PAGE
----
The nucleotide oligomerization domain (NOD)-like receptor family pyrin containing 3 (NLRP3) inflammasome, comprising NLRP3, apoptosis-associated speck-like protein containing a caspase recruitment domain (ASC) and caspase-1, is involved in microbial infection, endogenous danger signals, and environmental stimuli (7-9). Increasing evidence indicates that the NLRP3 inflammasome plays an important role in the pathogenesis of acne vulgaris. This review provides an update on research into the role of the NLRP3 inflammasome in acne vulgaris. We present the following article in accordance with the Narrative Review reporting checklist (available at https://atm.amegroups.com/article/view/10.21037/atm-21-5924/rc).


The PubMed database was searched to find relevant articles published in English between January 2003 to December 2021. The keywords used for the search included “acne vulgaris”, “NLRP3 inflammasome”, and “Cutibacterium acnes” (Table 1).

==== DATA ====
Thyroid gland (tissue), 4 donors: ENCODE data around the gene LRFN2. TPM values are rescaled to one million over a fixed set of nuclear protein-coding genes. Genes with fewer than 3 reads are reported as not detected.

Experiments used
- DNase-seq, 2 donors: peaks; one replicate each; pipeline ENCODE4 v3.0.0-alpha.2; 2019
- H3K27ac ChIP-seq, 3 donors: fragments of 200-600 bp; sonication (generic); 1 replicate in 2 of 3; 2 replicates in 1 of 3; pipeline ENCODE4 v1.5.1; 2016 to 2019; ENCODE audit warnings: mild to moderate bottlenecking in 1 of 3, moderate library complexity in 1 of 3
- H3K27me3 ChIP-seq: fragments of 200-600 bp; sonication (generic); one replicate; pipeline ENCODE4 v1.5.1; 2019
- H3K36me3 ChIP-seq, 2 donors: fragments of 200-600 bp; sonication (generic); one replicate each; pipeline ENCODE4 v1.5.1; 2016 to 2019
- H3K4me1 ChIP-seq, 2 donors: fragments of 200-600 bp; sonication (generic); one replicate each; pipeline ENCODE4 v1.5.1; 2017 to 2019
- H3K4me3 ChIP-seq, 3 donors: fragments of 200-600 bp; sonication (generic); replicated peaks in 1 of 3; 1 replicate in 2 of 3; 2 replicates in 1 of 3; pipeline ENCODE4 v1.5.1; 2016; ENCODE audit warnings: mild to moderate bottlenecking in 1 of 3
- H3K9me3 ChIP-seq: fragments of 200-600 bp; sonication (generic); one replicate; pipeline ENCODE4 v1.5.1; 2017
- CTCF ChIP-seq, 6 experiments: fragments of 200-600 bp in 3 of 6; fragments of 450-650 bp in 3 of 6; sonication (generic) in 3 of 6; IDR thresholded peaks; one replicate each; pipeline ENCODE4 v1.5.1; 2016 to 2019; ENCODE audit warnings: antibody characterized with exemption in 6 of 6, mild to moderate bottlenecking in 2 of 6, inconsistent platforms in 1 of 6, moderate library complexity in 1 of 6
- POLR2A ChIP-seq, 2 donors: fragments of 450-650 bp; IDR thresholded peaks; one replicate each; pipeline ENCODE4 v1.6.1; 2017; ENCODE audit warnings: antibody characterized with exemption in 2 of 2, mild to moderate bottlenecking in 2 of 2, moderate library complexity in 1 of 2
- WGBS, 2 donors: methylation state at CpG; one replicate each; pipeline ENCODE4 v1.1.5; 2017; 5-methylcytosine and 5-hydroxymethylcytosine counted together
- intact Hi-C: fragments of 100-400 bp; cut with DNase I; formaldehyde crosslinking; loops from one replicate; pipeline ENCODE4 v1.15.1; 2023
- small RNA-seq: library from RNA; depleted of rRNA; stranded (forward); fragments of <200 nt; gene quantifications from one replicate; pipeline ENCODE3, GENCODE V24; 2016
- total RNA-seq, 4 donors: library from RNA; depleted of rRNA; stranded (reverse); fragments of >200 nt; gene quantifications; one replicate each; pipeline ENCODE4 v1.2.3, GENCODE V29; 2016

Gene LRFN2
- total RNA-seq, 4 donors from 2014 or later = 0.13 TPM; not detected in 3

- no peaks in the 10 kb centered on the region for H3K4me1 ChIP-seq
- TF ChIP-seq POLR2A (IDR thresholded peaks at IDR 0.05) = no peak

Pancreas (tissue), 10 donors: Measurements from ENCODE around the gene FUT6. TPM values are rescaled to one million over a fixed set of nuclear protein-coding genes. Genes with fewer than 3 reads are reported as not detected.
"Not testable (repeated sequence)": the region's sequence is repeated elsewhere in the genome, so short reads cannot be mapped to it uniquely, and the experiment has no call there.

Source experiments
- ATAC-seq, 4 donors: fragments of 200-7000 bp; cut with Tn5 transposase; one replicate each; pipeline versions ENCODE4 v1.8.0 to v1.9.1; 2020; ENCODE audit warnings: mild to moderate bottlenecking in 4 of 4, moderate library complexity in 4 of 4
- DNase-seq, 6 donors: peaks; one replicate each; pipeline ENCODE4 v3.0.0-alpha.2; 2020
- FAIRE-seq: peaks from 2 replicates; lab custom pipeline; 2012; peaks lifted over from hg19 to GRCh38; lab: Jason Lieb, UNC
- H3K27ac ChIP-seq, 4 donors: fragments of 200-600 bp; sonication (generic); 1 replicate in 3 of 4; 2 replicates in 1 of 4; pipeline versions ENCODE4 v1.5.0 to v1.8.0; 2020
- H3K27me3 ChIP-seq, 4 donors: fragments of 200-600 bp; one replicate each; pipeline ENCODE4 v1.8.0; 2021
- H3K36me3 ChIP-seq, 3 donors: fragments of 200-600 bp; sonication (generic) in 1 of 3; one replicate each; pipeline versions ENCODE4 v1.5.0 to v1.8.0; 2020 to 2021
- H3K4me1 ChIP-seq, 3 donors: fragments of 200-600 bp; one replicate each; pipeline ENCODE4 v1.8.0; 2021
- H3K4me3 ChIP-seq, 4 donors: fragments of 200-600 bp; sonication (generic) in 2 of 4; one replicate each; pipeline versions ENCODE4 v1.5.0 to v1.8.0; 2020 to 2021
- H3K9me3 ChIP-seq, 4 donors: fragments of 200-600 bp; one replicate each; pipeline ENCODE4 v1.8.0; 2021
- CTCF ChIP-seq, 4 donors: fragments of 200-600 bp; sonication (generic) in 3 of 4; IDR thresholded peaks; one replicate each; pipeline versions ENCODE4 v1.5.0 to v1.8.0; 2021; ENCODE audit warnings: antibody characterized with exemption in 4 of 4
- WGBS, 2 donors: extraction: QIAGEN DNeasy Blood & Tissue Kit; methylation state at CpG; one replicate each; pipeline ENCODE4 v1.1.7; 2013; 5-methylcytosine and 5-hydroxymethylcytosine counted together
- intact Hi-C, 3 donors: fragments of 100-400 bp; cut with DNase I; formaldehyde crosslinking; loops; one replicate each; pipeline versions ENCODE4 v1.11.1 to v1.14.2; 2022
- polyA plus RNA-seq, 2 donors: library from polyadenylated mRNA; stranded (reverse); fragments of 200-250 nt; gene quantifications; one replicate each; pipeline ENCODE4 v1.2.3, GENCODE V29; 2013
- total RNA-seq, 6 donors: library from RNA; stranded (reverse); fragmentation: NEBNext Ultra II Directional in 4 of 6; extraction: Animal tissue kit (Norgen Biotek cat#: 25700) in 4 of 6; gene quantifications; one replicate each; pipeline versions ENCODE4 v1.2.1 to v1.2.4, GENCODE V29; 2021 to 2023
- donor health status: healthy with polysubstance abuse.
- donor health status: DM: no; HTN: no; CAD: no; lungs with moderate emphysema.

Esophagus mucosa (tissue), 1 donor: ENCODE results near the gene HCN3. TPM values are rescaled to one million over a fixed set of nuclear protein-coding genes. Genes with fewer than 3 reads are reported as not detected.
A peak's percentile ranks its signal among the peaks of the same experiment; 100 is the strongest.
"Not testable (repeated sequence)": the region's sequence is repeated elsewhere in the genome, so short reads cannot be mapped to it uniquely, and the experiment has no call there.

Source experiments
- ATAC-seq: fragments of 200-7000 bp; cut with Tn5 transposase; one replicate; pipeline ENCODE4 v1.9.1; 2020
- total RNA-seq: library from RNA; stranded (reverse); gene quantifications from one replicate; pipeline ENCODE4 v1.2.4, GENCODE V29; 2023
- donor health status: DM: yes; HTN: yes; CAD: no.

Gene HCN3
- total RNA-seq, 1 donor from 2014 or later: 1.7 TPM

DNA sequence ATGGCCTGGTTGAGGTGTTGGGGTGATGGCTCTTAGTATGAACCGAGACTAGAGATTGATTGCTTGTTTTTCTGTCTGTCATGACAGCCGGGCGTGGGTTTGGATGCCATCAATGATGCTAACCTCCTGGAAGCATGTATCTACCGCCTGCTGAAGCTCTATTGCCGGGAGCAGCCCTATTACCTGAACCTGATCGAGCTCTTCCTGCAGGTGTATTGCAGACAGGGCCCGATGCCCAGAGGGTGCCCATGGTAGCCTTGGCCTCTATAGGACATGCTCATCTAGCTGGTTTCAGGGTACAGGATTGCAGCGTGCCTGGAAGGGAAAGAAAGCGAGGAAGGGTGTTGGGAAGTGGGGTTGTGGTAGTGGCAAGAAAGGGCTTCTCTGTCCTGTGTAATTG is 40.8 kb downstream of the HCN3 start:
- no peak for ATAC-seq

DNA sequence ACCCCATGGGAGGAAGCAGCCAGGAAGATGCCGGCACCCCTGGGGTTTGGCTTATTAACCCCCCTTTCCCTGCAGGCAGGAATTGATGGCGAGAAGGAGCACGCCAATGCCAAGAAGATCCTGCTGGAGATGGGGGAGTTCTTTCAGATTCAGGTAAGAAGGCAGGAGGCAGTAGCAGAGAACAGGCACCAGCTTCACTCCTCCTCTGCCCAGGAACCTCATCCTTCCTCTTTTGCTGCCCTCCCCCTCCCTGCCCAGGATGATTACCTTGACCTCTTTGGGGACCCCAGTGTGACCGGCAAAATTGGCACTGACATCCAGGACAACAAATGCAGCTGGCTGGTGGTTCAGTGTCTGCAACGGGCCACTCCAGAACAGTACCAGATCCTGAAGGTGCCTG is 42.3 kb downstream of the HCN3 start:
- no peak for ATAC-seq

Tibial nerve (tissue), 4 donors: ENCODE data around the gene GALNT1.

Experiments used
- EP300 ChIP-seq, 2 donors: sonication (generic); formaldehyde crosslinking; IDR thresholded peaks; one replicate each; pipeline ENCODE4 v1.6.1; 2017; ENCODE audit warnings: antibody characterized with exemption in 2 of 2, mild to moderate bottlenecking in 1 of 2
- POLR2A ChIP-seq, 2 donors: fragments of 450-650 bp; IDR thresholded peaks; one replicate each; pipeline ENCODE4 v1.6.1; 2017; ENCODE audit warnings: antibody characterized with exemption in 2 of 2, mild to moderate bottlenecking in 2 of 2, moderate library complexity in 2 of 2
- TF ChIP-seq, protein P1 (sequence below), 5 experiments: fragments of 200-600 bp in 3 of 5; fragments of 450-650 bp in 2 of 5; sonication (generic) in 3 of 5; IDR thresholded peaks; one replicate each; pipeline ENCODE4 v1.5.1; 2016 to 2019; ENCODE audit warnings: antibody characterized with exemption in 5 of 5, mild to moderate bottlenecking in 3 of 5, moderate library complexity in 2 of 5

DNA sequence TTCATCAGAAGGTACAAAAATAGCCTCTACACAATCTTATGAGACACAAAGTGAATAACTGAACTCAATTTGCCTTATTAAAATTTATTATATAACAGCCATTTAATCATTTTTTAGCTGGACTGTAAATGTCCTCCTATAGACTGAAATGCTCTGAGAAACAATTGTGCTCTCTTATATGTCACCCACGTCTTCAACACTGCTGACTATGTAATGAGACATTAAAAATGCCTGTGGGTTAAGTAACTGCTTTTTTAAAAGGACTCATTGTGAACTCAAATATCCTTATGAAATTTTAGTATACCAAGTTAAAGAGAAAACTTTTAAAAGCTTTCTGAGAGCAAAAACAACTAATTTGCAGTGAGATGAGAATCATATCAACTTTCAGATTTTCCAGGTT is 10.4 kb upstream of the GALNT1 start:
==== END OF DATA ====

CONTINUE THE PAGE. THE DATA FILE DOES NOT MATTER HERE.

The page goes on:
Table 1

The search strategy summary

Items Specification
Date of search March 1st, 2021
Databases and other sources searched PubMed
Search terms used (including MeSH and free text search terms and filters) “Acne vulgaris”, “NLRP3 inflammasome”, and “Cutibacterium acnes
Timeframe January 2003 to December 2021
Inclusion criteria English
Selection process Wei Zhu and Hai-Lin Wang independently selected the included articles

NLRP3, nucleotide oligomerization domain-like receptor family pyrin containing 3.


Cutibacterium acnes in acne vulgaris